The charge that Labor is cozying up to the Arabs in violation of the national interest is the potentially explosive downside in the Peres strategy. Even Knesset member Haim Ramon, a Laborite, who played the role of Shamir in four practice debates for Peres, said after the confrontation: “I think Shamir missed his chance” to capitalize on Labor’s role in brokering the Hussein interview. “When I played Shamir, I punched with this issue much stronger.”
Peres was forceful in defending his moves during the debate, looking directly into the TV cameras while his rival, as instructed beforehand, addressed the moderator. At one point Peres brandished a copy of the Likud platform while challenging Shamir’s stated readiness to negotiate.
“To recruit an Arab country for peace is a sin?” the Labor leader asked rhetorically. “Or is it an achievement? I wish we could have recruited all the countries for peace, with Ted Koppel or without Ted Koppel,” he added, referring to the host of the ABC “Nightline” program on which Hussein was interviewed.
Commented Peres: “Every evening I hear on TV from the Likud that we’re selling the country, that we’re returning to 1967 borders (before Israeli troops captured the West Bank and Gaza Strip). What kind of talk is this? How does the Likud dare all the time to spread such slander and such deceptions among the people. . . . Did (Israeli founding father, David) Ben-Gurion sell the state when he decided to establish a Jewish state on part of the Land of Israel? This is what you have to say? This is how you talk to the people?”
‘Give Me a Chance’
In an emotional plea for national support, the Labor leader added: “I’m not saying that there will be peace tomorrow, or peace immediately. I am also not willing to pay any price for peace. I’m just saying, if you give me a chance we can begin negotiations. The whole picture in the Middle East will change. We will not only talk war and make war and have an arms race. We could devote ourselves to the basic things of our life--economy, education, health, preparing jobs for the younger generation. There is a big chance.”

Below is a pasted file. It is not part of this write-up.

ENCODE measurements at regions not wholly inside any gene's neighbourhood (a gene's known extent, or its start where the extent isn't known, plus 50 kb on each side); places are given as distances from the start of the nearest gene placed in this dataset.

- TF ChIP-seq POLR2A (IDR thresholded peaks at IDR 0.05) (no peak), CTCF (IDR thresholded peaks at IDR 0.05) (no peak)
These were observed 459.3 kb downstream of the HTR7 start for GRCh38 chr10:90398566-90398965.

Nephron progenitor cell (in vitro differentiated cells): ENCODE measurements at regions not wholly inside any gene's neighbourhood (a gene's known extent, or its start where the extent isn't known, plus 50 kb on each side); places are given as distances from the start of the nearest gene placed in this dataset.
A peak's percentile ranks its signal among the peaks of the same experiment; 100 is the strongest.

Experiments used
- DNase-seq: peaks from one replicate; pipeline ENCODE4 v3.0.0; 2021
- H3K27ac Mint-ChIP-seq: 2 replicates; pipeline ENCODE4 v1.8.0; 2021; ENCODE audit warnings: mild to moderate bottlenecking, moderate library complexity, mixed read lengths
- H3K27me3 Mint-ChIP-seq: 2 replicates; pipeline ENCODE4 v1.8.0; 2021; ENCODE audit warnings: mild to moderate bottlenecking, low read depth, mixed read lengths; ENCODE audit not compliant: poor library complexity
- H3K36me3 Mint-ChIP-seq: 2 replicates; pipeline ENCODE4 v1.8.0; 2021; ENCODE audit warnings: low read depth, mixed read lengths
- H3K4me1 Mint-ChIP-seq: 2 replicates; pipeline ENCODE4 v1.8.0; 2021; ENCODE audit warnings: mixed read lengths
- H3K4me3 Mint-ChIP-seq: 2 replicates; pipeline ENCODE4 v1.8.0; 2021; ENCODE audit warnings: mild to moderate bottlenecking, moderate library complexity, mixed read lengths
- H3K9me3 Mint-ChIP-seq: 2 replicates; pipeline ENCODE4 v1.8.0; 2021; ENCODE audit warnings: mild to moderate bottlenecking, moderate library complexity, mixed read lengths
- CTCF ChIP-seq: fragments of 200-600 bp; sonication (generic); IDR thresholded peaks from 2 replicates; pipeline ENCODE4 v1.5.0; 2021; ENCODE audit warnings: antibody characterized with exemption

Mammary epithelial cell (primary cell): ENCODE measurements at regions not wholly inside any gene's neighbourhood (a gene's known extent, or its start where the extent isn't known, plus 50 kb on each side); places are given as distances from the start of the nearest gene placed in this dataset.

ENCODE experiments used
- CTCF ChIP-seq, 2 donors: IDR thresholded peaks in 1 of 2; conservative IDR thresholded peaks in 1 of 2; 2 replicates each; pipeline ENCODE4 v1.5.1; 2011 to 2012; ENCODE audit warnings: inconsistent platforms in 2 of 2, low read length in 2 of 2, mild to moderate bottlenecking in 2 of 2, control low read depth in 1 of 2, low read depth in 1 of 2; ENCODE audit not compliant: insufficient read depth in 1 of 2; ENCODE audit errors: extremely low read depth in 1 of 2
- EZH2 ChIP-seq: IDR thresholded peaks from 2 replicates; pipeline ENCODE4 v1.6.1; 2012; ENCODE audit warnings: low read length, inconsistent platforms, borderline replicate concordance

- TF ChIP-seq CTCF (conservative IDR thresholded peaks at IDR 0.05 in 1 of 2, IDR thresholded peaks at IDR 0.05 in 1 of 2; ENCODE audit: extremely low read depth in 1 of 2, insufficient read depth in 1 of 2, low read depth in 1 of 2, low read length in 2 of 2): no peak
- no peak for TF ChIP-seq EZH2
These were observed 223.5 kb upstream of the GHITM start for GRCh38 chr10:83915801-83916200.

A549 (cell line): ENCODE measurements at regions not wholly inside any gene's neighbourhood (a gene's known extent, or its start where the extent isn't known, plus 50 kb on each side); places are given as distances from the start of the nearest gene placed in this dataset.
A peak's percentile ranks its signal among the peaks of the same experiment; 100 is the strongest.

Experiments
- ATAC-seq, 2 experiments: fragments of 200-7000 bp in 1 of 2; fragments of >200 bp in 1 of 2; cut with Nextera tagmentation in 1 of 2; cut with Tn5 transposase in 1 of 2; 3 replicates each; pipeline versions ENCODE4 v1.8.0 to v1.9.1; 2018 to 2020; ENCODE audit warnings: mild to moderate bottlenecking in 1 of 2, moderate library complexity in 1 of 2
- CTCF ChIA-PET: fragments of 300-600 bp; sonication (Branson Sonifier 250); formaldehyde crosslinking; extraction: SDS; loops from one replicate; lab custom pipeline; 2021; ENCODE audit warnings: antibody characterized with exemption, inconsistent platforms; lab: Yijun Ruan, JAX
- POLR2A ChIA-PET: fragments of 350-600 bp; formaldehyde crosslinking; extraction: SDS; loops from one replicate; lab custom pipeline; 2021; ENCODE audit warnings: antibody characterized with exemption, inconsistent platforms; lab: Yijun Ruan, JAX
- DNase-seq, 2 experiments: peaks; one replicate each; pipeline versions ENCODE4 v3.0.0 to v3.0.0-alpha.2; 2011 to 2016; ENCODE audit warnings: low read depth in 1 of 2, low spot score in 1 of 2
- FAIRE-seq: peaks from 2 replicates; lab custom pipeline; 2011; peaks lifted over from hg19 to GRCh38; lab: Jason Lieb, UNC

Countered Shamir: “An international conference as a beginning (of negotiations) is the beginning of defeat, of Israeli surrender . . . because . . . all the Arabs that are for it know that such a conference will decide upon an Israeli withdrawal to 1967 borders at least, and on the establishment of a Palestinian state. Therefore, this is not a chance for peace, but the contrary.”
Shamir seemed at his strongest when lashing out at Labor’s economic policies, while Peres chose--even when asked specifically about his economic plans--to refer to his rival’s comments on the peace process. Speaking last after winning a pre-debate coin toss, Shamir took a final swipe at Labor’s record during the last four years by echoing the late American civil rights leader, the Rev. Martin Luther King Jr.
‘A National Necessity’
“I had a dream,” the Likud leader said of his call before the 1984 elections for a national unity coalition. “National unity for me is not just a convenience. It is a national necessity.” However, he said, Labor was “not loyal; (it) broke agreements, and that’s why, to my great sorrow, unity was shattered. . . . This time I cannot come and say: ‘Let’s repeat the experiment.’ . . . I will call upon the public today to give power to the Likud.”